by Bénédicte Wonganombe
Living as an immigrant in a foreign country is not easy. Beyond the fact of having experienced atrocities where we came from, and dealing with trauma and depression, and waves of disturbing thoughts, we are also faced with the problems of culture, language, social integration, and on and on. The greatest wish of immigrant asylum seekers in coming to the U.S. is finding a haven of peace, a place where we can have a peaceful sleep, a warm environment, a place that feels like family.
Those who by divine grace pass through Hope House are lucky and happy, because Hope House provides accommodations for asylum seekers and helps them succeed. Through its programs – transitional housing, Hope House English Program (HHELP), Assistance Program for Asylum Seekers (ASAP) – any asylum seekers who are selected for a brief stay at Hope House will be enormously assisted in finding a perfect and harmonious social integration into the U.S.
The majority of current residents come from French-speaking countries. Because of this, Hope House organized (pre-pandemic) a monthly, bilingual evening with French-speaking guests and Hope House residents. On this fun and jovial evening, residents enjoyed speaking French (which is almost their mother language) through games and exchanges, and sometimes made new friendships. Francophones were able to temporarily forget the atrocities they had to endure in their countries of origin.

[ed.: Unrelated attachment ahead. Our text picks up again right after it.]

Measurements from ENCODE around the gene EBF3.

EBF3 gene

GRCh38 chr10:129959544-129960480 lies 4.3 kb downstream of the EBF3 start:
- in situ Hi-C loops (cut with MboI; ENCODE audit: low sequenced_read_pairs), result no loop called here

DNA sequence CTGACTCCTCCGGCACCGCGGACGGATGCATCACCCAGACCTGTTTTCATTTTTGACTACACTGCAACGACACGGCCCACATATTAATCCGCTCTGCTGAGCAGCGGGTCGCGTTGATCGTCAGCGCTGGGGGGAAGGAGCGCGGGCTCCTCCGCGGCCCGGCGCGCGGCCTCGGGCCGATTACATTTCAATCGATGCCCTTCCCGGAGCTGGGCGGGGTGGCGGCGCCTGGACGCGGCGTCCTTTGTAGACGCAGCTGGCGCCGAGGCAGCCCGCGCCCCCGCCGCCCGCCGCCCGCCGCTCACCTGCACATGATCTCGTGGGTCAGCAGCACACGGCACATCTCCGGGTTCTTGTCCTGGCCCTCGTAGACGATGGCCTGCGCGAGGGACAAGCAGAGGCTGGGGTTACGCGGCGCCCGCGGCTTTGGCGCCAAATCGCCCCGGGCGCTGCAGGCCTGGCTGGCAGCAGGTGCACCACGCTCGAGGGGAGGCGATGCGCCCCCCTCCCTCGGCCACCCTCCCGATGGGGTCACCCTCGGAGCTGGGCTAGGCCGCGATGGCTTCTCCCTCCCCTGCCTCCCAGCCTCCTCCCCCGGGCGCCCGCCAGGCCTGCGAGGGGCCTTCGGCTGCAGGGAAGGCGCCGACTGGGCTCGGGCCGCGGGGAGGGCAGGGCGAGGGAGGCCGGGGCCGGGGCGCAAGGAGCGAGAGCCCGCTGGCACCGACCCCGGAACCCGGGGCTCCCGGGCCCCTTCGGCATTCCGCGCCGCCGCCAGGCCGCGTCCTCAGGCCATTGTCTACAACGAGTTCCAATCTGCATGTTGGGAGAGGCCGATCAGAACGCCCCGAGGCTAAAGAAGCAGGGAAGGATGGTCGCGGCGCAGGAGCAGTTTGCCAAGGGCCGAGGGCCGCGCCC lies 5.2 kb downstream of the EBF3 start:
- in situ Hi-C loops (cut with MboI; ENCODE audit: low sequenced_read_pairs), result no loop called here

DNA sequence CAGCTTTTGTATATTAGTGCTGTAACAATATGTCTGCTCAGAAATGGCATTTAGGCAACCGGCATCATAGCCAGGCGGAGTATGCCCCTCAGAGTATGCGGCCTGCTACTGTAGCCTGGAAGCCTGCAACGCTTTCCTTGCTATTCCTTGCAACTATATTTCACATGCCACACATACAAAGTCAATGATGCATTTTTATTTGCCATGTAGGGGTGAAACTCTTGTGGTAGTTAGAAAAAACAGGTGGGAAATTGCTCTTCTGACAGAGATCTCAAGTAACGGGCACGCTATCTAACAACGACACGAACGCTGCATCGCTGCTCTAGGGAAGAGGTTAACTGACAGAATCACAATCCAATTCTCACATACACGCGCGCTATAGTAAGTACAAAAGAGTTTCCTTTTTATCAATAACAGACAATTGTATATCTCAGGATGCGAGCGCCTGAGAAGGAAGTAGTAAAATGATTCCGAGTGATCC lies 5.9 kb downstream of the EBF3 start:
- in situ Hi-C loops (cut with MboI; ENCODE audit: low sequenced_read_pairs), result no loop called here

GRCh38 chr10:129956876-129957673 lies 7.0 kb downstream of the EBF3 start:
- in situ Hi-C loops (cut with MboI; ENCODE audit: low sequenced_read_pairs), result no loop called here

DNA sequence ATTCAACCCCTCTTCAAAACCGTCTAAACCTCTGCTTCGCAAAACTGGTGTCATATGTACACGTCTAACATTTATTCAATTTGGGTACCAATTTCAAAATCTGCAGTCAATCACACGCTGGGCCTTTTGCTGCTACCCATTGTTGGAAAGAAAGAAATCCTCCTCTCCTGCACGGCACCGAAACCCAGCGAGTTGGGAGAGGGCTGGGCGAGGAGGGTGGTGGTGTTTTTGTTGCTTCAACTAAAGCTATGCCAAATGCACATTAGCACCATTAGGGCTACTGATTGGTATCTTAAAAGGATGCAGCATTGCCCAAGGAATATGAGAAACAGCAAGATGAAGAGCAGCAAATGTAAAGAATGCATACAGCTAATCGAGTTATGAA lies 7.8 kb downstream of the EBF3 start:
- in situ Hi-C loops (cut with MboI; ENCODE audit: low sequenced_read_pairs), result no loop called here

I am from DR Congo, the most populous, French-speaking country in the world, topping even France in the number of French speakers. In 2016, 37 million Congolese – 47% of the country’s population – was able to read and write French, the official language of DR Congo. DR Congo is also a country that has seen war from 1996 until the present. This is why Maine – and the world in general – sees such a wave of immigrants from DR Congo.
I can only thank God and Hope House for all the good they offer to asylum seekers who come through their doors.
Bénédicte Wonganombe is a resident of Hope House